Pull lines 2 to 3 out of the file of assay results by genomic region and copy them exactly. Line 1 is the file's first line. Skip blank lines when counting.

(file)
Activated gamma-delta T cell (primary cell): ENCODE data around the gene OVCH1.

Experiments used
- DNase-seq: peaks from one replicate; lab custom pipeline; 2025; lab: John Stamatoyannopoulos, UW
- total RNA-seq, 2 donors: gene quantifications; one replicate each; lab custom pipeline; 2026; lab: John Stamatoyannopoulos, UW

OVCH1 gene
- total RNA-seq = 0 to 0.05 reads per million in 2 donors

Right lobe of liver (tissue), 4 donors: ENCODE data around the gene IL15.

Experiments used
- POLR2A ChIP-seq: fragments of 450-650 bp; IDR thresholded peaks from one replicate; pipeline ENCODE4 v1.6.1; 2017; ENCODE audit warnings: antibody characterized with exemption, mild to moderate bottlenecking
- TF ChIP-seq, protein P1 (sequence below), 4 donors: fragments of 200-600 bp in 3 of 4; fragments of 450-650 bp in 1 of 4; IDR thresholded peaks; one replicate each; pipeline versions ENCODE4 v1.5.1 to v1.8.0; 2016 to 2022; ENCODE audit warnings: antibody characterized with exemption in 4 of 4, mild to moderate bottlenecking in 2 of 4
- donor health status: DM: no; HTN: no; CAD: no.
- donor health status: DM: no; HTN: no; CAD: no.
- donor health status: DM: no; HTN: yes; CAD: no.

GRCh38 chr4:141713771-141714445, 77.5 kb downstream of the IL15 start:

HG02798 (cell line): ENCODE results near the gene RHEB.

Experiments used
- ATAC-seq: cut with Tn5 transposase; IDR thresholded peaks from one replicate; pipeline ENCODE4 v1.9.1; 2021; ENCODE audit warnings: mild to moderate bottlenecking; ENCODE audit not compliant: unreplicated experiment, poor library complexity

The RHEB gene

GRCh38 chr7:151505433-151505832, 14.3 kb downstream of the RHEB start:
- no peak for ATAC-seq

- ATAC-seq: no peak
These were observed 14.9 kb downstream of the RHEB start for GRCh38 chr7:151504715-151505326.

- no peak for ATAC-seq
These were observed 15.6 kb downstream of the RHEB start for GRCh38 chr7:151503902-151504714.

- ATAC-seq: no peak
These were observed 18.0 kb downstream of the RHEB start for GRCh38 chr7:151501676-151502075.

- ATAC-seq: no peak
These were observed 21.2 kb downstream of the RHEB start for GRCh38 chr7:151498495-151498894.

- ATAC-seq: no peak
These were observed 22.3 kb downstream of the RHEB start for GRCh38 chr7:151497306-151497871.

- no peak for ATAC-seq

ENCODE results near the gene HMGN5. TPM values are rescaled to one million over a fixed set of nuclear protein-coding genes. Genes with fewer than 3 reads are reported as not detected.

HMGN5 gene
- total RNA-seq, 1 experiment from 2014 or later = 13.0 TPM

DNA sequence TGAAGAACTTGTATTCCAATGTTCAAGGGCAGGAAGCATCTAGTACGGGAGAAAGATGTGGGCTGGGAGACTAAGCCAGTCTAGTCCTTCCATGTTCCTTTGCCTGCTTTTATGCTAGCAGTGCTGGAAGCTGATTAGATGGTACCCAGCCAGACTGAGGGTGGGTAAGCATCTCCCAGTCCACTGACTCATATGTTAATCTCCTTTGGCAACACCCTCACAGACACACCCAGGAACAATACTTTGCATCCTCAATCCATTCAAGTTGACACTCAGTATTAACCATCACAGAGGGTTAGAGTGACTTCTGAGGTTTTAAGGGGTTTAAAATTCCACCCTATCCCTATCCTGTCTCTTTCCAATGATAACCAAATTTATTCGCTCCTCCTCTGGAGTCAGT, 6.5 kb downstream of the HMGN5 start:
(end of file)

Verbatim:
Experiments used
- DNase-seq: peaks from one replicate; lab custom pipeline; 2025; lab: John Stamatoyannopoulos, UW